When most of his Marlborough Boys’ College mates were looking at tertiary study closer to home, track cyclist Callum Saunders had his eyes set on the University of Waikato. It was the obvious choice. He’d heard about the Sir Edmund Hillary scholarships, the Avantidrome was down the road in Cambridge and he liked the regional coaching set up.
So Callum and rugby player now All Black Atu Moli decided to come north – an excellent decision Callum says.
First the Hillary Scholarship. “You’re well looked after, supported through your study with a strong emphasis on personal development and learning to realise your potential. It’s special and you end up with a comprehensive tool box to be the best you can be.”
Callum’s always been a cyclist, first mountain biking, then road, before finally settling on the track. He has a clutch of medals from national and international competitions. “But I’ve always known that in sport anything can happen, injury or support structures falling over, funding withdrawn, and your career can be stalled or completely over, so I knew the value of getting a qualification too.” He completed a Bachelor of Management Studies majoring in finance and marketing.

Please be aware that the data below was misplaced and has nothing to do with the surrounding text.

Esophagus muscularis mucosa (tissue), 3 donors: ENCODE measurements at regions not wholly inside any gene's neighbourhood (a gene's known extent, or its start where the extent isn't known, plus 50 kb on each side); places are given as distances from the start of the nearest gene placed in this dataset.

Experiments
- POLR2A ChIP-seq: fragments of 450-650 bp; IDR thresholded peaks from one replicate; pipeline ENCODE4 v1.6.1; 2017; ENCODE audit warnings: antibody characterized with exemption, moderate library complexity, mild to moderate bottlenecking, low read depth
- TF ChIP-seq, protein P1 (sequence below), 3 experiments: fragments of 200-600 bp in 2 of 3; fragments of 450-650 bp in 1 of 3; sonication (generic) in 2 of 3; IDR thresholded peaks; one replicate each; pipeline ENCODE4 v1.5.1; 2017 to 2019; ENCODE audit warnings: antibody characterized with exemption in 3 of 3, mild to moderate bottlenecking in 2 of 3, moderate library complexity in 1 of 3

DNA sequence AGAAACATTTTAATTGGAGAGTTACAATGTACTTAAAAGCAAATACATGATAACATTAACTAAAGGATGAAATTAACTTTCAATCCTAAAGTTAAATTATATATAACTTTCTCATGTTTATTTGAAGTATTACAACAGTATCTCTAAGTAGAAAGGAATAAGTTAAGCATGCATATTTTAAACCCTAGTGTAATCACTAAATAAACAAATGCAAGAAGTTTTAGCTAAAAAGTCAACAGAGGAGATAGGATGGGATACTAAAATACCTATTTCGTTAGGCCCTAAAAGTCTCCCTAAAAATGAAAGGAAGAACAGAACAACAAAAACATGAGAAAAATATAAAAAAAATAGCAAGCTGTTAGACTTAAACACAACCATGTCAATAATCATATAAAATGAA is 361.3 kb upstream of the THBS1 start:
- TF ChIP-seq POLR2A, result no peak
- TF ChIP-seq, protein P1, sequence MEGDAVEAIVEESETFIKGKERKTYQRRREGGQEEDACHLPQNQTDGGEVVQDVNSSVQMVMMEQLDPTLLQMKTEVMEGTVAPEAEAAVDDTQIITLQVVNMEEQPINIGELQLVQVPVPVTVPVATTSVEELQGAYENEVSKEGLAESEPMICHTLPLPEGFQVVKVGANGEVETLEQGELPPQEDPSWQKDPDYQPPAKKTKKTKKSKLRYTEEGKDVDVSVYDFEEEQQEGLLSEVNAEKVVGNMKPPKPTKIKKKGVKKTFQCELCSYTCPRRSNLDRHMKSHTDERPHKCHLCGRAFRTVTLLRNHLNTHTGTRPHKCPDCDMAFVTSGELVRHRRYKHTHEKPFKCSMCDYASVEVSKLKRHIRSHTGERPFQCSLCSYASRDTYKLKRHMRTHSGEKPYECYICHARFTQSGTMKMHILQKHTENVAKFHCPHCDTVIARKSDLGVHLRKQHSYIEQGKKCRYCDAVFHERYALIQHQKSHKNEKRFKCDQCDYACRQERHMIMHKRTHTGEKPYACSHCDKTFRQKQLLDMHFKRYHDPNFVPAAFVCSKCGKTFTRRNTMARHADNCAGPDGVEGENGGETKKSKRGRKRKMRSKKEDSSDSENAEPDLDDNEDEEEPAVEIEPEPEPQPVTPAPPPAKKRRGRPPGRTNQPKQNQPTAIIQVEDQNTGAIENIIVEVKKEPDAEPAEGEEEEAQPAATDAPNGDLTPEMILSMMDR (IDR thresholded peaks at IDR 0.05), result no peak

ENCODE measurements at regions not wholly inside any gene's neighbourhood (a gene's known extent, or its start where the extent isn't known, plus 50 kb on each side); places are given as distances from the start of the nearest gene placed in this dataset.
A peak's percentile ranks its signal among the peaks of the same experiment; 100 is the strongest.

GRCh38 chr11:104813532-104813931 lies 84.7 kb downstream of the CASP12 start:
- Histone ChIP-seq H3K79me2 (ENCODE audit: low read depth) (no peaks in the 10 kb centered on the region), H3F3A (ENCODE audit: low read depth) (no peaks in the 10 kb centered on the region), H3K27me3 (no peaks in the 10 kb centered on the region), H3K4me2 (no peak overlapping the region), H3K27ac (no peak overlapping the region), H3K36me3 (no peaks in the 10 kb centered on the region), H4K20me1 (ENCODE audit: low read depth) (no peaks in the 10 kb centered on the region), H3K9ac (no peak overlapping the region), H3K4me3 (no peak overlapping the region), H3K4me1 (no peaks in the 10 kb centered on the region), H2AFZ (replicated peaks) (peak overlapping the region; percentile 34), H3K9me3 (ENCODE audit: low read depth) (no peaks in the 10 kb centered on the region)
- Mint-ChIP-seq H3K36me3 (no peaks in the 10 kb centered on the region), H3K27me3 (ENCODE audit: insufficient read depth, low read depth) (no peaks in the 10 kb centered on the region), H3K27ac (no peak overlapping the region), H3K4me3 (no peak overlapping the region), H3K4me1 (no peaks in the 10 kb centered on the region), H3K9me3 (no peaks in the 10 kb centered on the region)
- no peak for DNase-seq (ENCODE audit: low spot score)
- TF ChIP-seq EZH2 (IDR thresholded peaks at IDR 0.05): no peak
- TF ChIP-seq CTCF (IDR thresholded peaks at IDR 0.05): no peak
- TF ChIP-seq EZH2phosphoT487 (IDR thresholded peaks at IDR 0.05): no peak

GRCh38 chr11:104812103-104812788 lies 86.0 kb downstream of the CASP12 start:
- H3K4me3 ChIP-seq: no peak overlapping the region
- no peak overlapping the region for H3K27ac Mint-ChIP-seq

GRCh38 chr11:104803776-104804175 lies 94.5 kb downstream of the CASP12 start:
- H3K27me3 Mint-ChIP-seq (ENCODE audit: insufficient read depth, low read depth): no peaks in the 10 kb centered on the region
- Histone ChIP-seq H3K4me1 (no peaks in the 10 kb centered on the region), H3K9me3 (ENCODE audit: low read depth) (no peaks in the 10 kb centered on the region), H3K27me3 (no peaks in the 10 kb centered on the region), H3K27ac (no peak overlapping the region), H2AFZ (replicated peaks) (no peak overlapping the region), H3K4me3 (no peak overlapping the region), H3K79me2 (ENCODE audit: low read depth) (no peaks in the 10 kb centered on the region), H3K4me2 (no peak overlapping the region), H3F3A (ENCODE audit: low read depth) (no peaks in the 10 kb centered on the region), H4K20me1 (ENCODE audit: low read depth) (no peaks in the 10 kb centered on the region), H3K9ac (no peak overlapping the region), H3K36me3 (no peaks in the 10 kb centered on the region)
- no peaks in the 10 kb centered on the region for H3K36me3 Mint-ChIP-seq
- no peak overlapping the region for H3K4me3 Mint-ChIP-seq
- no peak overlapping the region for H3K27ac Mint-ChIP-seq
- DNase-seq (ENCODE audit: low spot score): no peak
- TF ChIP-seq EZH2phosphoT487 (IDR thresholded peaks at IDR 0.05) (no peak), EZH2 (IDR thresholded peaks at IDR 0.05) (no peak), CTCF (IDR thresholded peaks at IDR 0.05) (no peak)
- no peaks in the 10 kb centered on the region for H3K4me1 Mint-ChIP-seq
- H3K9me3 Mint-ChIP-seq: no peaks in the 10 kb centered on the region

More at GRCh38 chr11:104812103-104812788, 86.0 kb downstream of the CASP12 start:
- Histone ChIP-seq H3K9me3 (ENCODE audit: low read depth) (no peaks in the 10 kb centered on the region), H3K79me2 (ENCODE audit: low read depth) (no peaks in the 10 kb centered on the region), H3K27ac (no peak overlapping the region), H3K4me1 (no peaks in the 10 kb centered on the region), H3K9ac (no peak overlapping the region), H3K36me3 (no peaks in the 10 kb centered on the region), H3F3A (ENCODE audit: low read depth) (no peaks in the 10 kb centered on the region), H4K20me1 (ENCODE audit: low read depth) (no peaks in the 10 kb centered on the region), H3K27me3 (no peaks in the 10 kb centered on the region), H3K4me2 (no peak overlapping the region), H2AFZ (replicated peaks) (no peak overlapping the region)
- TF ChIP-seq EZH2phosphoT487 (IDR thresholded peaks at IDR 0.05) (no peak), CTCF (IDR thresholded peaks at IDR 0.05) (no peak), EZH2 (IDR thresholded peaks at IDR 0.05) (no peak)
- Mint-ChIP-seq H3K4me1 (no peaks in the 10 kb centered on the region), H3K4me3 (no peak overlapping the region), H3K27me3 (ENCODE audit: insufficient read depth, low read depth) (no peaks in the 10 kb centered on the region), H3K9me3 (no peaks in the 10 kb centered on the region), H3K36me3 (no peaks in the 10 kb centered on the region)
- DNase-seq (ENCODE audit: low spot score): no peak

Despite success on the bike, his path to podium finishes hasn’t always been smooth; at times it’s been challenging, but now he’s privileged to be a part of New Zealand’s elite squad, working towards three international events, Covid permitting, that he hasn’t been to before – the Olympics, Commonwealth Games and World Track Cycling Championships.
“There were times during my uni years that I did question my cycling ambition. I’ve had a back injury to deal with, I’ve had minor heart surgery, and I did enjoy spending time away from the sport, but the pull to cycling has always been too strong.”
In late 2016 Callum decided he’d give it a serious crack on the track, only to find himself dropped from the elite squad a year later. But he didn’t give up, was reselected, and last year he won a gold medal in the keirin at the World Cup meet in Hong Kong, beating reigning Olympic and world champions in the final. He likes being part of a team in a sport that requires both individual and collective effort.
He’s also a bit of a hobby photographer and has a big stockpile of photos that document life on the track.
“I realise that I won’t be cycling competitively forever and I think I’ll be able to put my degree to good use. I grew up in rural Marlborough, I’m a keen cook and I can see myself working somewhere or somehow in food production. I’m interested in that whole idea of paddock to plate -- it’s a special thing to put food on people’s tables and I’d like to be a part of that,” he says.
But right now most of Callum’s days are spent at the track chasing splits, times and power numbers, hoping that the Olympics will go ahead in 2021 and other international meets will follow, and where he can again test himself against the best in the world.